Pashtoon Azfar, head of the Afghan Midwives Association, says the number of trained midwives has grown nearly six-fold since rebuilding effort in Afghanistan began. "In 2002, we had 467 midwives, but no one knew how qualified they were; for years, they had received no access to training," says Ms. Azfar, also a midwifery specialist with the international nonprofit health organization Jhpiego, whose maternal health programs are funded by the US Agency for International Development (USAID). Today, there are more than 2,400 midwives around the country who have been trained in a standardized and accredited two-year program, she says.
"There are very good lessons to be learned from Afghanistan," says Bartlett. "The midwifery education program appears to be a real success story that could inform programs in other countries."
Certainly much remains to be done in a country where poverty and illiteracy run rampant and infrastructure in the most remote regions is still meager. Afghanistan's Ministry of Public Health is now launching a follow-up survey to assess the impact of recent maternal health efforts, seven years after the last round of research began.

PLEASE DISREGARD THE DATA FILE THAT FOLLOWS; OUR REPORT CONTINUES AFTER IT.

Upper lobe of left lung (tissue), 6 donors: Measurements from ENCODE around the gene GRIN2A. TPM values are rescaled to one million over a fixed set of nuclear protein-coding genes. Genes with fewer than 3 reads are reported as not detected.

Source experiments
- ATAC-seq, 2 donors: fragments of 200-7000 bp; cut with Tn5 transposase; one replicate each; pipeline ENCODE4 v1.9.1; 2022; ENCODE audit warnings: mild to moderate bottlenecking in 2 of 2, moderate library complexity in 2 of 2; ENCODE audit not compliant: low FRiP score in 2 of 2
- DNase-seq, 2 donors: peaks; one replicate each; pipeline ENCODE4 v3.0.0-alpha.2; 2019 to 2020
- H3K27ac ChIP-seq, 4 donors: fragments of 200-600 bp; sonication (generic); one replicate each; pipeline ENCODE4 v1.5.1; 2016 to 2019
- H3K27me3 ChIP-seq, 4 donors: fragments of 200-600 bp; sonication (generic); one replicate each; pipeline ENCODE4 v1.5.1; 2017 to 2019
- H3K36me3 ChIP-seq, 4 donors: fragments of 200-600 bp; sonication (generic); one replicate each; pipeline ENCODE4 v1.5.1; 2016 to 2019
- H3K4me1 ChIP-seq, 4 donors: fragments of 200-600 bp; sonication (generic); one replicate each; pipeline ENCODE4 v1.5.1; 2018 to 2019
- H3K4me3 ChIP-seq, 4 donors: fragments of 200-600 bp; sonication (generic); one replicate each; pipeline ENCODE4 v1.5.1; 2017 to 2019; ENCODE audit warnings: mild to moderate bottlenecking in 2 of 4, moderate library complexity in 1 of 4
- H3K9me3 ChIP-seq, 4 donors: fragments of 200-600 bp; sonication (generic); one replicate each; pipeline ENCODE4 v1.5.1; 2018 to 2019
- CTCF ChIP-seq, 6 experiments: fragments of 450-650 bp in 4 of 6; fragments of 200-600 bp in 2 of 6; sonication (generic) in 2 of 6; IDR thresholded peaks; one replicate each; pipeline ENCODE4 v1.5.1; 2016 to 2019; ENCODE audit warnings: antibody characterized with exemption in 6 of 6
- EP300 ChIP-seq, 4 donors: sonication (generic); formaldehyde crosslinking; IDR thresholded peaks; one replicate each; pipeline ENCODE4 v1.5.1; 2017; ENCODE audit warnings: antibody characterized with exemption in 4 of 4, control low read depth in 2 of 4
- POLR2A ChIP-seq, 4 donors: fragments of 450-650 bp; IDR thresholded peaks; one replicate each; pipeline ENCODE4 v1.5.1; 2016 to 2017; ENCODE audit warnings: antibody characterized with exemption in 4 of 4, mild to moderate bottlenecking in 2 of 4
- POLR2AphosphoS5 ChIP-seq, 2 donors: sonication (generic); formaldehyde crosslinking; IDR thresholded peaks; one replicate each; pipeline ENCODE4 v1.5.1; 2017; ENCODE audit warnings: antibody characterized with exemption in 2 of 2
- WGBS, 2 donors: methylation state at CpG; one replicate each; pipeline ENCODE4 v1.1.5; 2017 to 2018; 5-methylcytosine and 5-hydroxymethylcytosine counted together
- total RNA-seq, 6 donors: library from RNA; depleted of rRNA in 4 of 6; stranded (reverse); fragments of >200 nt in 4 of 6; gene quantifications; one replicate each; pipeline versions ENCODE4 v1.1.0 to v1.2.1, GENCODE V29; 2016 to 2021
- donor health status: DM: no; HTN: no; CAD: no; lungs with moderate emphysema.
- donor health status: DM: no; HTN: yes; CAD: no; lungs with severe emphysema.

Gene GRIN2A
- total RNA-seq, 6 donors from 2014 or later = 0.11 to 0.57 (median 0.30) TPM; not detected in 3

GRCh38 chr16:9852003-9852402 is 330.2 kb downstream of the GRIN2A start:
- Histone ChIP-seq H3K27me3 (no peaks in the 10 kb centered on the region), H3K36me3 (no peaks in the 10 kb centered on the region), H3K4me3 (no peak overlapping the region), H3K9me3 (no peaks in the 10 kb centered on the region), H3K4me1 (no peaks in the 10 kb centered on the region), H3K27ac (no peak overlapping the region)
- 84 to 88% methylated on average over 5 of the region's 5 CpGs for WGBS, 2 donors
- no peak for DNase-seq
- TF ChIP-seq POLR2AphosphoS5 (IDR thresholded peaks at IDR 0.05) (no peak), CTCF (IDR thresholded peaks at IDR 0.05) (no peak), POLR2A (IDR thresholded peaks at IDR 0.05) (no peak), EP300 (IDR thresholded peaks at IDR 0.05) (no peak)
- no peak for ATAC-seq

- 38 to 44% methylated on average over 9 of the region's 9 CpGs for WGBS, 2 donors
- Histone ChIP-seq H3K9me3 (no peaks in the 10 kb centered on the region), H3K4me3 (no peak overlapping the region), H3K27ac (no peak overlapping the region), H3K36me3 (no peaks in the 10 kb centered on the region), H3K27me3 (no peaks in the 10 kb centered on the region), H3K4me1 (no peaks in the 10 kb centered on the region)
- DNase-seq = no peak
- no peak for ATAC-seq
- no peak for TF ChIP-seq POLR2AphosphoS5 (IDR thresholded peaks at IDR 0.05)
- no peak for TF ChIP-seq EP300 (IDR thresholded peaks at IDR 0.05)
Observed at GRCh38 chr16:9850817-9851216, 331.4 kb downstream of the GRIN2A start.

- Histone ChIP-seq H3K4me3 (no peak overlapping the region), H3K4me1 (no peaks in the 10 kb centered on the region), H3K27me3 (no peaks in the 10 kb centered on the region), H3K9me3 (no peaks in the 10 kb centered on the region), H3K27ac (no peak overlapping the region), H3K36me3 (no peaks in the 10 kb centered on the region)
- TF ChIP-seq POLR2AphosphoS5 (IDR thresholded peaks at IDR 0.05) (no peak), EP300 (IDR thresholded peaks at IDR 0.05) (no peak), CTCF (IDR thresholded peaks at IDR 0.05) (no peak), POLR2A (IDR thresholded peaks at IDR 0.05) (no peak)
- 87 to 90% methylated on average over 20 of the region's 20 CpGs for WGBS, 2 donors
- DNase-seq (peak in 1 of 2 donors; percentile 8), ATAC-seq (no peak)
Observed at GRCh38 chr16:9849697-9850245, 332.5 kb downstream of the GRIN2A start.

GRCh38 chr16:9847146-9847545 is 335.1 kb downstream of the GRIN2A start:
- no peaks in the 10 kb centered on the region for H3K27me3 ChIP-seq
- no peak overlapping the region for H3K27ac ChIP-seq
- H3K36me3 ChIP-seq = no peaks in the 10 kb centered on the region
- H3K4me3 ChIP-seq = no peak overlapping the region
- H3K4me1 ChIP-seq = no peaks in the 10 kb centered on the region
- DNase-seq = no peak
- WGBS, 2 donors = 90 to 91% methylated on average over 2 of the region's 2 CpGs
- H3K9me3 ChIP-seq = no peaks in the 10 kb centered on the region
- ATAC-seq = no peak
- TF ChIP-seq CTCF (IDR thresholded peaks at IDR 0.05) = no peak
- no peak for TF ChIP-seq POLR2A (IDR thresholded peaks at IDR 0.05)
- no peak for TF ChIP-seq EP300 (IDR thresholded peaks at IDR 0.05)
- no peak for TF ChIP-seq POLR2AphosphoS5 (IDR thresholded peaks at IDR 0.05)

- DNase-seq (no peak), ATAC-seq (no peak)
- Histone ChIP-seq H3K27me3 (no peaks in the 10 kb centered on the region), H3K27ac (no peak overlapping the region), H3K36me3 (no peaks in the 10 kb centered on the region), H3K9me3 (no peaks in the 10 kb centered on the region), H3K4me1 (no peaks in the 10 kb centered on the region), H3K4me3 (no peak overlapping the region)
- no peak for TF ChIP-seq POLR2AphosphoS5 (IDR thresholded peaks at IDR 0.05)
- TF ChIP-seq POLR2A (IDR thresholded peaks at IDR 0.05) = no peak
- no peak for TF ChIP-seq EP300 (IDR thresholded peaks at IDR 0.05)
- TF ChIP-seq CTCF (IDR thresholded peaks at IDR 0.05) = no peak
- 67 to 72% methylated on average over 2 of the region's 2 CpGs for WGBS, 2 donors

Midwives see progress
Midwives working in the field say that they see signs of improvement every day in the communities they visit. This is thanks in large part to the growing role of skilled birth attendants whose services are now accessible to many women throughout the country, including those in hard-to-reach rural regions, where midwife use jumped from 6 percent in 2003 to 19 percent three years later, according to Johns Hopkins University research.
Dr. Noorkhanoom (some Afghans use only one name), has been making house calls to Kabul's poorest families since 1996, when she went to work for TDH. She joined TDH, a Swiss nongovernmental organization, after being barred by the Taliban from her university job teaching medicine.